Dead Men Collect No Pensions: The Debt to Our Warriors, Part I

The dominant culture has a mixed record in looking after warriors when the war is over.
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Traditionally, we Indians honor warriors. We honor not only our own warriors but also our adversaries when they act with honor as well as courage.

The dominant culture has a mixed record in looking after warriors when the war is over. Trying to put warriors back in the position they would have occupied had they not gone to war is not awarding them an honor. It’s a partial payment of our debt to them.

The United States got off to a bad start when pay of Revolutionary War soldiers was suspended during the war, in 1777, because the value of the “Continental” dollar was declining so rapidly as to make the currency near worthless anyway.

After independence was won in 1783, paying its soldiers quickly fell off the agenda of the new nation.

Revolutionary War officers formed an officers-only lobby called the Order of Cincinnati to get what they had been promised—half pay for life if they served for the duration. When it became clear the money was not there, George Washington brokered a compromise, a bond worth five years pay at maturity. Most officers sold their bonds at deep discounts and ordinary soldiers got nothing.

Congress finally funded pensions for indigent Revolutionary War veterans in 1818 and extended them to all surviving veterans in 1832 so the average age of the few surviving vets was 67. After waiting almost 50 years for what was owed them, most died within five years. Note that life expectancy at birth for those who served in the American Revolution was 36 years. The official history of the Department of Veterans Affairs relates that only 3,000 Revolutionary War soldiers drew any pension “at most” out of about 200,000 men and two women we know of who saw combat.

This tradition of delayed compensation for veterans continued in WWI, after which vets got a bonus certificate redeemable in 1945. The Great Depression intervened and most veterans found themselves unemployed. They began demanding early redemption of their bonus certificates and some 43,000 demonstrators, calling themselves the Bonus Army, came to Washington and vowed to stay—camping in public places—until the bonuses were paid.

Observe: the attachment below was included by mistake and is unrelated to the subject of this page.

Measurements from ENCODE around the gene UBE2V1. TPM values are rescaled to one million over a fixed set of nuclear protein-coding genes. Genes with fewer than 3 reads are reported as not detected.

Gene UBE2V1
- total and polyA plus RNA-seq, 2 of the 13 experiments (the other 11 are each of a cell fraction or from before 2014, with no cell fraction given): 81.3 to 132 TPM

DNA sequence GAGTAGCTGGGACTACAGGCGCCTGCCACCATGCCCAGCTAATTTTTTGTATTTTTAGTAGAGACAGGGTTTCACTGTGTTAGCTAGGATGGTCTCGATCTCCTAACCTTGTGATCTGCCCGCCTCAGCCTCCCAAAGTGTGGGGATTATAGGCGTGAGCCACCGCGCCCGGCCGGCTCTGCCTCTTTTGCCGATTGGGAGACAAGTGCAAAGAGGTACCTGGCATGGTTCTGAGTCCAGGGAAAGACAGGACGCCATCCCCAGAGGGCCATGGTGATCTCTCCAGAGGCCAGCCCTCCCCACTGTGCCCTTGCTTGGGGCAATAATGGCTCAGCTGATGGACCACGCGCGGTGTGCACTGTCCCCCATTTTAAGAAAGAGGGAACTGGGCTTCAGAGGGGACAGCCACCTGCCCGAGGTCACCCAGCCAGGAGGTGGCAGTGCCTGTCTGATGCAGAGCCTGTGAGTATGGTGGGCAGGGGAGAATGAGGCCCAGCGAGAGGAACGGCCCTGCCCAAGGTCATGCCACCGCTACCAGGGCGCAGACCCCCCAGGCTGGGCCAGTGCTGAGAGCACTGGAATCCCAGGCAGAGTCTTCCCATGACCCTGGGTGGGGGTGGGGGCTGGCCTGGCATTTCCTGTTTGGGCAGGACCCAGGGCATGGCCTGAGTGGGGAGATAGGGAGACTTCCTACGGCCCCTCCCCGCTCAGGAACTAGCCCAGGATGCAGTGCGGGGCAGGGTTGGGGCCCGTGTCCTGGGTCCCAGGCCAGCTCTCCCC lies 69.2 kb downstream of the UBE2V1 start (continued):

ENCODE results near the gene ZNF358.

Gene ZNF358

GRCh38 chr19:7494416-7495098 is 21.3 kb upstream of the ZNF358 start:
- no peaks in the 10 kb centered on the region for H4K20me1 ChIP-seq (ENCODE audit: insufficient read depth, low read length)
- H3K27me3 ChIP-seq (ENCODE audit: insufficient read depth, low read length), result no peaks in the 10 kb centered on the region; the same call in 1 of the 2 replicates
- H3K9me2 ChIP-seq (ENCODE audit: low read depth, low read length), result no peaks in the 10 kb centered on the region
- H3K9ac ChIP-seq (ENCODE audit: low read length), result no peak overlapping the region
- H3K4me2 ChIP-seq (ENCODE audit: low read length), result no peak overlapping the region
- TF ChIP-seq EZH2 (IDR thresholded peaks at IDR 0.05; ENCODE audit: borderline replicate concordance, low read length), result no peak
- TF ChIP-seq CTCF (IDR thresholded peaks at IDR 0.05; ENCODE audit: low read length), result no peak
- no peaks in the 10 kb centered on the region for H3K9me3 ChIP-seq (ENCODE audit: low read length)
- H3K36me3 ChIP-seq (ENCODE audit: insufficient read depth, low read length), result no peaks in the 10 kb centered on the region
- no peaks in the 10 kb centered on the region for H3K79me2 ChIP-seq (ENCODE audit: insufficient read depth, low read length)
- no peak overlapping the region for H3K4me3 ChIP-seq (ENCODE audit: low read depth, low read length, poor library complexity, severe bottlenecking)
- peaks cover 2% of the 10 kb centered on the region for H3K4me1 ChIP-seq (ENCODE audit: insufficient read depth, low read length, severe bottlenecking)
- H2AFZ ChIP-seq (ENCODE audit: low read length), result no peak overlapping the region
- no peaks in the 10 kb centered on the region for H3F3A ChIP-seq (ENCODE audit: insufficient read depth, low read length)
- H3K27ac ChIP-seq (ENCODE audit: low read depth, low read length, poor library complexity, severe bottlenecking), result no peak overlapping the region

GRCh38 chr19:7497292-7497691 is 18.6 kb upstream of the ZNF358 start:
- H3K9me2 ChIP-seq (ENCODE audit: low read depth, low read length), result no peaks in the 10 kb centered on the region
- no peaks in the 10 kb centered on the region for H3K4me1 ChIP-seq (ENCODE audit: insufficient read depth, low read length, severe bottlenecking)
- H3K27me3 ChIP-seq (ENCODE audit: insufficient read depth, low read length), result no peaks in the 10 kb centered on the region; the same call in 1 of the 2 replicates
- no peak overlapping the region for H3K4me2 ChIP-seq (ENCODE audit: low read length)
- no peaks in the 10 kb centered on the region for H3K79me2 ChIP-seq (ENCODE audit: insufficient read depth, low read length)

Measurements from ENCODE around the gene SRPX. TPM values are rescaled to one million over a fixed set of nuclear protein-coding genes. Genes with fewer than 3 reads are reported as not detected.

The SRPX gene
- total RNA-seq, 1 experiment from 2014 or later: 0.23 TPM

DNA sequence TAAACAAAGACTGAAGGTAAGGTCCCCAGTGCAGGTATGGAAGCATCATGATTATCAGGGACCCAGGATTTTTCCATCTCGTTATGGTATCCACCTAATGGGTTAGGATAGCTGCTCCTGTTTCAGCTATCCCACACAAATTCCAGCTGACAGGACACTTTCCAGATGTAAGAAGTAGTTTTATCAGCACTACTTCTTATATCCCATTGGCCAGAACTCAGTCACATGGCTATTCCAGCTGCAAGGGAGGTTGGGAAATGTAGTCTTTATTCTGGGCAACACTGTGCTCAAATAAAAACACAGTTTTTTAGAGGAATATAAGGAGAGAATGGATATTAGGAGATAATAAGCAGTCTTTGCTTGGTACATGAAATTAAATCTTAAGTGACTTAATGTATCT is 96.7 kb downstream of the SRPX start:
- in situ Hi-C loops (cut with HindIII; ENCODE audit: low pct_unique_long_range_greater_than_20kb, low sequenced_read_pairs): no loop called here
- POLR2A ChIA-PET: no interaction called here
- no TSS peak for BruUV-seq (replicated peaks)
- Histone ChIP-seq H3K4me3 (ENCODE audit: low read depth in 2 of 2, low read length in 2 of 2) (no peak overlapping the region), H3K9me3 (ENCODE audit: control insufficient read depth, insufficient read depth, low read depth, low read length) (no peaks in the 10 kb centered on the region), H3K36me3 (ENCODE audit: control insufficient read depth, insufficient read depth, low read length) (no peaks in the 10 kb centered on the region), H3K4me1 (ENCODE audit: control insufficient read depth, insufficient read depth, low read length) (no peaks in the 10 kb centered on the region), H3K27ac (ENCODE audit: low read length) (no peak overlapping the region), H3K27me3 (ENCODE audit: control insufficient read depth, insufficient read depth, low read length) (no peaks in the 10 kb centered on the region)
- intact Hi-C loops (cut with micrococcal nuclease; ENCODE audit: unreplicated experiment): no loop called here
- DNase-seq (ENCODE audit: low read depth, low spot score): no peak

On the orders of President Herbert Hoover, General Douglas MacArthur, supported by six battle tanks commanded by then-Major George S. Patton, attacked the Bonus Army and burned their encampments. Hoover got public blame and suffered retribution at the polls that same year, 1932.

Newly elected President Franklin D. Roosevelt, faced with a smaller Bonus Army making the same demands, sent his wife Eleanor into the veterans’ camp alone. As a result of her negotiations, FDR issued an executive order waiving the enlistment requirements for WWI veterans so they could get immediate work with the Civilian Conservation Corps. Congress finally paid the bonuses – over FDR’s veto – in 1936.

President Hoover did leave one legacy for veterans when he proposed in his 1929 State of the Union to consolidate all veteran’s programs that had been spread across three bureaus into one agency. On July 21, 1930, Hoover signed an executive order creating the Veterans Administration.

The suffering of World War I veterans helped assure that World War II veterans would become the first generation to be offered prompt and comprehensive benefits. This was the first GI Bill of Rights, covering medical care, education, home ownership and even temporary support while seeking employment.

The GI Bill, especially in breaking down historical barriers to higher education, changed the United States forever. The new commitment to veterans became law in 1944, but it was not until 1959 that the VA would adopt a motto that described a standard of conduct veterans would have a right to demand. The VA motto came from one of the finest speeches ever given by a President, Abraham Lincoln’s Second Inaugural:

“With malice toward none, with charity for all, with firmness in the right as God gives us to see the right, let us strive on to finish the work we are in, to bind up the nation’s wounds, to care for him who shall have borne the battle and for his widow, and his orphan, to do all which may achieve and cherish a just and lasting peace among ourselves and with all nations.”

Part 2 will examine how the VA has and has not lived up to the terms of the promise in its motto.